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3rd of January 1994

A Piper Aircraft Corporation PA-31 (Piper Navajo) was operating a non-commercial business flight on this day in aviation history.

Piper Navajo VH-MNT in March 2007 (©Andrei Bezmylov)

While in the cruise phase of the flight at 10.000 feet ~3000 meters) the left alternator light came on and all the electrical load was taken up by the right alternator. At the same time, the pilot observed that the left engine manifold pressure was down to 23 in hg from the cruise setting of 31 in hg. This led the pilot to believe he had a failed turbocharger on the lefthand engine. Unable to maintain altitude he requested ATC for a descent to 7000 feet (2100 meters) and a clearance to return to his departure airport.

Typical PA-31 Dual Alternator System (from public domain)

In an attempt to restore engine power he switched the fuel supply to the left-hand engine from the main tank to the auxiliary tank and also switched on the left fuel boost pump. This restored engine power for a short period of time before the engine suffered a complete failure, shortly afterwards followed by a complete electrical failure and smoke entering the cabin.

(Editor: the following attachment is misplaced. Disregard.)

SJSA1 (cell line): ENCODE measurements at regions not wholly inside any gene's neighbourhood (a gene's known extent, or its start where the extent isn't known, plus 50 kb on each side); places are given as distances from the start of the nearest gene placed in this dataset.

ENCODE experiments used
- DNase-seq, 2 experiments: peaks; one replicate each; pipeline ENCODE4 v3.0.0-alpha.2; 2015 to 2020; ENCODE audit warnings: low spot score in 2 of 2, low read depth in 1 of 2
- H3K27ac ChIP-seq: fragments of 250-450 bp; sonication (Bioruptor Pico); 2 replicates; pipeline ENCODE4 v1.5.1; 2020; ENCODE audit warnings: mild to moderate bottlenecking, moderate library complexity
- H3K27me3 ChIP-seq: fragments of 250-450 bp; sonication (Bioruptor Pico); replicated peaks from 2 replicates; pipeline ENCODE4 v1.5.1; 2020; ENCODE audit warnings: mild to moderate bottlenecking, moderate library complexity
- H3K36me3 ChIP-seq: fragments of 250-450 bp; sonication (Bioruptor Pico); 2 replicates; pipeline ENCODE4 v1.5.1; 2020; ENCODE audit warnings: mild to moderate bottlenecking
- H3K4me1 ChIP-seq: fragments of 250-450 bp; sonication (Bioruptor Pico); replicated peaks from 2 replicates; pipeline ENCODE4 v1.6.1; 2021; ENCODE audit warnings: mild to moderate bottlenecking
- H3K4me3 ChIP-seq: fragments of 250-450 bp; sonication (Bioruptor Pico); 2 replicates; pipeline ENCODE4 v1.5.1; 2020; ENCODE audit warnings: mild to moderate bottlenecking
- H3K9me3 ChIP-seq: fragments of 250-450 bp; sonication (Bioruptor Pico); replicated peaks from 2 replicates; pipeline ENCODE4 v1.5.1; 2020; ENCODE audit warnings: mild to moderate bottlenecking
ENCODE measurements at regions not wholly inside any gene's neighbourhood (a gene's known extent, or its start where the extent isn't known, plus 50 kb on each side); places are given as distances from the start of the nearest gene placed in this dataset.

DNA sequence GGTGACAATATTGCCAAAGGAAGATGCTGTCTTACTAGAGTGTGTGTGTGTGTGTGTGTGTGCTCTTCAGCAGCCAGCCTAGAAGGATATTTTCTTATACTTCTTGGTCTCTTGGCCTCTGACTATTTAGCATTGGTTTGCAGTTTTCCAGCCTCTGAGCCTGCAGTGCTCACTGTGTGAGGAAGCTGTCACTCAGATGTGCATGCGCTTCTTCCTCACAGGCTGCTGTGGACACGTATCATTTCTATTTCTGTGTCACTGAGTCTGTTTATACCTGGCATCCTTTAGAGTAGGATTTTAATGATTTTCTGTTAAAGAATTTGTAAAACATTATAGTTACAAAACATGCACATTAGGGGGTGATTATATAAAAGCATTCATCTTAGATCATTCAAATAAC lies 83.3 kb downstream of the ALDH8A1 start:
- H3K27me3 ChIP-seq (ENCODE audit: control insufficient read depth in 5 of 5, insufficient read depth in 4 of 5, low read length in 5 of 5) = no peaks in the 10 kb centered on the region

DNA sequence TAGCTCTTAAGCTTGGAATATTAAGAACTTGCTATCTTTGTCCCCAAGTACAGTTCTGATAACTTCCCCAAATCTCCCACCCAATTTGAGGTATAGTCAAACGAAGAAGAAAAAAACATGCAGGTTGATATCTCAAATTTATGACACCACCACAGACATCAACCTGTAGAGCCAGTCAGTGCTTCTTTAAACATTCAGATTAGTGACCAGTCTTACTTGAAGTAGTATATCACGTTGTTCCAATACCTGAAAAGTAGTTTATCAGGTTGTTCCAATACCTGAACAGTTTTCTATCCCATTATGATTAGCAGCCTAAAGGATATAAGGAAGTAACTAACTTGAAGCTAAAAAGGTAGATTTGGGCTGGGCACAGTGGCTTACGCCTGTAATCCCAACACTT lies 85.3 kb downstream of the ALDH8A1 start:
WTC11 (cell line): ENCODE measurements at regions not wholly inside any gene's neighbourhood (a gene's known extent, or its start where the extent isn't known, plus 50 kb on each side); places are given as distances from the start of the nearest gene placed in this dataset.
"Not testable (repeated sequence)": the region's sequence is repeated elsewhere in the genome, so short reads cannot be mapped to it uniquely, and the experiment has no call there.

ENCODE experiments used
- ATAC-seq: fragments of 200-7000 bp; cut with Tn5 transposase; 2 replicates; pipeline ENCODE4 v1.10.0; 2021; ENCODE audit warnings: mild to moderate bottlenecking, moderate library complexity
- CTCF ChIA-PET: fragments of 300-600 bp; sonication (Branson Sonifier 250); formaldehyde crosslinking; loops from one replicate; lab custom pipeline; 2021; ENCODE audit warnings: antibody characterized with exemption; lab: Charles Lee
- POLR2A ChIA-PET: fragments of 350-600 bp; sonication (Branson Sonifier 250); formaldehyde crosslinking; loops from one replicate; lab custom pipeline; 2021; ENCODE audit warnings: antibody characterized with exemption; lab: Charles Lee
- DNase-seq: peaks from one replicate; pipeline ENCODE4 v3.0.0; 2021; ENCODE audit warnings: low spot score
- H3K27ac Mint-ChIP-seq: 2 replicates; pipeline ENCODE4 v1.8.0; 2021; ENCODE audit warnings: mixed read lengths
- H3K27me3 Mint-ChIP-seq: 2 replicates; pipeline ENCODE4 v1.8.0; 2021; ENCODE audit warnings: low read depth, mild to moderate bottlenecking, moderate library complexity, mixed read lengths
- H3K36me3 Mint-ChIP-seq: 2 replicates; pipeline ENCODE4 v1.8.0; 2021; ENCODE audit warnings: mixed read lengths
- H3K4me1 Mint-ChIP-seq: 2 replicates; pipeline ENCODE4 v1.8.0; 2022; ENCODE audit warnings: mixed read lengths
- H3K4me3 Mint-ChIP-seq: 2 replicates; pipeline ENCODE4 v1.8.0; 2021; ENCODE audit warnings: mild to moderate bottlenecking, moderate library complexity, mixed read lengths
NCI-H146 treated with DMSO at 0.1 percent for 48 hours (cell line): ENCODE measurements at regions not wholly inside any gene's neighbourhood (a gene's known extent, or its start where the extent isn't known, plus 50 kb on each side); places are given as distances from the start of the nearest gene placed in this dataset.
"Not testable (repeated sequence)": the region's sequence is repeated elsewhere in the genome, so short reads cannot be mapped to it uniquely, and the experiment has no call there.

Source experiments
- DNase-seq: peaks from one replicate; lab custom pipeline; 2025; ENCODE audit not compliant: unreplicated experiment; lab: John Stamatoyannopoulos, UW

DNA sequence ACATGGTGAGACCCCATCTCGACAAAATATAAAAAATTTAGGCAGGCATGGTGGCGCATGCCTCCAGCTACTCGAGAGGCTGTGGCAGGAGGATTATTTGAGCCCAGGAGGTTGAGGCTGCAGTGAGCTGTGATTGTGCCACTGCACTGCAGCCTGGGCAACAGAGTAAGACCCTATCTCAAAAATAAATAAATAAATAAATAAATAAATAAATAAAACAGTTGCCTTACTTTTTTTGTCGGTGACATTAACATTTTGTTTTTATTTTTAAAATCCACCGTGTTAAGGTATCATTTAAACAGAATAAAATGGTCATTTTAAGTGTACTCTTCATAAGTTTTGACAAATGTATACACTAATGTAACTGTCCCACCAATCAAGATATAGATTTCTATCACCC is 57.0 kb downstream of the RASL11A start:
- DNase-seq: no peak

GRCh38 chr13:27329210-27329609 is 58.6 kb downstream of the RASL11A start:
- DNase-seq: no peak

Typical PA-31 fuel system, Left Fuel Selector Valve highlighted in yellow (From public domain)

The pilot completed the necessary checklist, and (amongst others) feathered the left-hand propellor, turned the left fuel selector and all electrical switched off. With radio communication lost the pilot managed to get in touch with ATC via a mobile telephone to inform them about the situation. An uneventfully single-engine landing was made after the gear was manually extended.

An investigation into the multiple failure incident was launched and the following findings were recorded;

  • The Left Alternator field wire had chaffed on the left engine fuel supply line, This caused the insulation to wear through. The bare wire then caused arcing to the fuel line, eventually burning a hole in the fuel line.

  • The loss of fuel through the hole caused the drop in manifold pressure

  • Subsequent activation of the fuel boost pump temporarily restored engine power

  • Fuel spraying from the leaking fuel line was ignited by the arcing alternator field wire.

  • This fire caused extensive damage to the engine and wing and related components, as well as hoses, and oil and hydraulic lines.

  • The electrical loom between the engine and the cabin was also affected by the fire and this caused, amongst others, the failure in the electrical system of the left engine magnetos, causing the left engine to fail.

The full incident investigation report is available by clicking here.

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